There was, however, some disagreement during the Wednesday plenary about appointment of the board’s representative to the Way Forward Commission. The board voted to name Jo Stewart, a ruling elder and its former vice-chair, as its representative – but only after questions arose about whether it’s appropriate for the board to name a former member, rather than a current one, to represent it. Stewart rotated off the board in July after serving a six-year term.
The Committee on the Office of the General Assembly (COGA) has done the same – naming Eileen Lindner, a teaching elder and former editor of the “Yearbook of American and Canadian Churches,” who had also just rotated off of COGA, as its representative. The assembly’s action creating the commission states that its membership shall include “a representative from both the current Presbyterian Mission Agency Board (PMAB) and the Committee on the Office of the General Assembly (COGA).”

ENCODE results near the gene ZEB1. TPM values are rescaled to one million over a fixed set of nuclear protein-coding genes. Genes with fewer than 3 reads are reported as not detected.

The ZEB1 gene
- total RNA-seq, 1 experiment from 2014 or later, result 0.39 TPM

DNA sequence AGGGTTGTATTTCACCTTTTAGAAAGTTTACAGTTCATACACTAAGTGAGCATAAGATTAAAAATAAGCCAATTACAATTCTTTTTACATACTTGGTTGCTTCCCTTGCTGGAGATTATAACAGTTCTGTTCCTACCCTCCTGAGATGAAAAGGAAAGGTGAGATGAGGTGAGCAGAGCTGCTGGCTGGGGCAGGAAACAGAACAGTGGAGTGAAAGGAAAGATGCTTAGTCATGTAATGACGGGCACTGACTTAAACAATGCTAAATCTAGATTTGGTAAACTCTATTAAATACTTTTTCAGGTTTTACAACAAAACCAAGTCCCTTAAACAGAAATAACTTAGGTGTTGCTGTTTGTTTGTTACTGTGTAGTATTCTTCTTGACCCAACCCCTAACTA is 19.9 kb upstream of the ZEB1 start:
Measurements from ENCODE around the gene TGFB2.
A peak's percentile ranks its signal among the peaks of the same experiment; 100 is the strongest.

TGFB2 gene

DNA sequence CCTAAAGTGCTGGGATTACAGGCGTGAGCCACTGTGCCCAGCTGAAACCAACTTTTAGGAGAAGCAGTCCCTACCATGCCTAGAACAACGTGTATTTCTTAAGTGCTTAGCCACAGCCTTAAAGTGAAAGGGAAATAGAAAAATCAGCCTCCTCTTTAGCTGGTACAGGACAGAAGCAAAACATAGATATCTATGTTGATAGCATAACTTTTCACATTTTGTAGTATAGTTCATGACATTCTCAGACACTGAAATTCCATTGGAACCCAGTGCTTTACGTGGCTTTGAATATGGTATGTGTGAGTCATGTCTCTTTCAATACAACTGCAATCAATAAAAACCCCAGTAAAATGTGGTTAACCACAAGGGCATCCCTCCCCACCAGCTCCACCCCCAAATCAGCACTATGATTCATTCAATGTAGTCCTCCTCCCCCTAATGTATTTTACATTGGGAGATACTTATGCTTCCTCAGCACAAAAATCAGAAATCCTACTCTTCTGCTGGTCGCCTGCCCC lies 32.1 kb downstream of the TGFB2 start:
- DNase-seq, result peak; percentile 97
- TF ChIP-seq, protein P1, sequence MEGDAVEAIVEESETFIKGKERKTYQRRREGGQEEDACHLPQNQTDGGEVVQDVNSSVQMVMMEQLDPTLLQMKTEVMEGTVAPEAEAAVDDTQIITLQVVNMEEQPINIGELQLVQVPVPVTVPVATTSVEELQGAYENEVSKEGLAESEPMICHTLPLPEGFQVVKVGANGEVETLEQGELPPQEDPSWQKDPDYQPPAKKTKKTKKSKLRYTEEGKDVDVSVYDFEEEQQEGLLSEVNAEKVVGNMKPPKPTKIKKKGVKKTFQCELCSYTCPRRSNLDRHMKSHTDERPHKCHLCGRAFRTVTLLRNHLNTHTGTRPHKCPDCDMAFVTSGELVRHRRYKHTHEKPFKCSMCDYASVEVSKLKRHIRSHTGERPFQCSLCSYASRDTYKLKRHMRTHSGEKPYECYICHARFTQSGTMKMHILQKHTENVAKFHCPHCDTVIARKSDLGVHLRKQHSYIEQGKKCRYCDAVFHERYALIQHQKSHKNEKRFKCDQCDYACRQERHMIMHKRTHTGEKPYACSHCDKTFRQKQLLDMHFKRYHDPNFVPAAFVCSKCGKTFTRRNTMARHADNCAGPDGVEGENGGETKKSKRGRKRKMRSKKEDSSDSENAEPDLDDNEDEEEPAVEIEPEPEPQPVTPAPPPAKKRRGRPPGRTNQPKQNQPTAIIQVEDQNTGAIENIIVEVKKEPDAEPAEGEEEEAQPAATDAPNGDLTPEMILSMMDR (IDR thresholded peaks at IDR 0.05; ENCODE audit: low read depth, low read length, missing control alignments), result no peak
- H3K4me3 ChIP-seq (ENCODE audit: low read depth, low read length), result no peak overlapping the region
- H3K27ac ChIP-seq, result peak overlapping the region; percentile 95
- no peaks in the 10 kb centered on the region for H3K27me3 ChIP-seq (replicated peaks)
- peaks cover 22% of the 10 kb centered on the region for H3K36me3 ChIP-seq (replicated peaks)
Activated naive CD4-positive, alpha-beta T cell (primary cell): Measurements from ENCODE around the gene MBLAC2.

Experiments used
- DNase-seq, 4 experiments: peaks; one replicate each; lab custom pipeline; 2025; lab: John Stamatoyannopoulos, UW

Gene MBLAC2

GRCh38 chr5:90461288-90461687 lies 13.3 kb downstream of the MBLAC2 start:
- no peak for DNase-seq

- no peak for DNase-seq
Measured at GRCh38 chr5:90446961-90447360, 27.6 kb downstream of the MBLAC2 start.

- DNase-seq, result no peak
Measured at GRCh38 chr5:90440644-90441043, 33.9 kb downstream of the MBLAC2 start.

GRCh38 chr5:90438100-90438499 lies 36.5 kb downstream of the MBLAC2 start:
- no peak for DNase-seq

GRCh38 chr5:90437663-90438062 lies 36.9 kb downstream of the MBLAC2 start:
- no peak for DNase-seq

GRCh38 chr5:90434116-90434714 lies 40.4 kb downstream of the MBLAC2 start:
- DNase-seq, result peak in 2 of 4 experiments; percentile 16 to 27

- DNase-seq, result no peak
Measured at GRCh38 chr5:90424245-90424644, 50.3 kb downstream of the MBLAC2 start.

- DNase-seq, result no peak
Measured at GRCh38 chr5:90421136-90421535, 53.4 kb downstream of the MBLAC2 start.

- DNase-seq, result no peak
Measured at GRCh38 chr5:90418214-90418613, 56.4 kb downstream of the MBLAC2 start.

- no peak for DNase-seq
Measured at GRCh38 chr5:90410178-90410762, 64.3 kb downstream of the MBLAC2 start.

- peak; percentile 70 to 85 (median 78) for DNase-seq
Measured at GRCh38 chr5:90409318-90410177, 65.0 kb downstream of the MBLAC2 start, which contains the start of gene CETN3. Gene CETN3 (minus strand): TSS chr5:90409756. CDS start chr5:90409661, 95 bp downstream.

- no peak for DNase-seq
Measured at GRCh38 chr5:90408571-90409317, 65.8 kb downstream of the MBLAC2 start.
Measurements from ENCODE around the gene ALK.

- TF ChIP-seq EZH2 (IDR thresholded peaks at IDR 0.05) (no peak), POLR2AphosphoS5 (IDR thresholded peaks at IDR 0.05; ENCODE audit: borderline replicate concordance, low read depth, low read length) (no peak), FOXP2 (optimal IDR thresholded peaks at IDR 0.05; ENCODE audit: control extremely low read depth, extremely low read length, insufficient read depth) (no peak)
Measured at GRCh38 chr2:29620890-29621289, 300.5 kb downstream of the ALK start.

Tom Hay, from the Office of the General Assembly, said J. Herbert Nelson, the PC(USA)’s newly-elected stated clerk, and Gradye Parsons, the former stated clerk, had offered guidance that the word “current” in the assembly’s instructions could be interpreted to mean someone who was a current board member when the assembly acted in June – but not necessarily someone who’s still on the board now. “This is appropriate,” Hay said of Stewart’s nomination.
Before the board acted to approve Stewart’s nomination, Chad Herring, a board member from Kansas City, made a motion to send the matter back to the board’s Personnel and Nominating committee, so the committee could nominate a current member instead of Stewart. Herring said he has no objection to Stewart’s qualifications – saying if she were still on the board, he would support her nomination.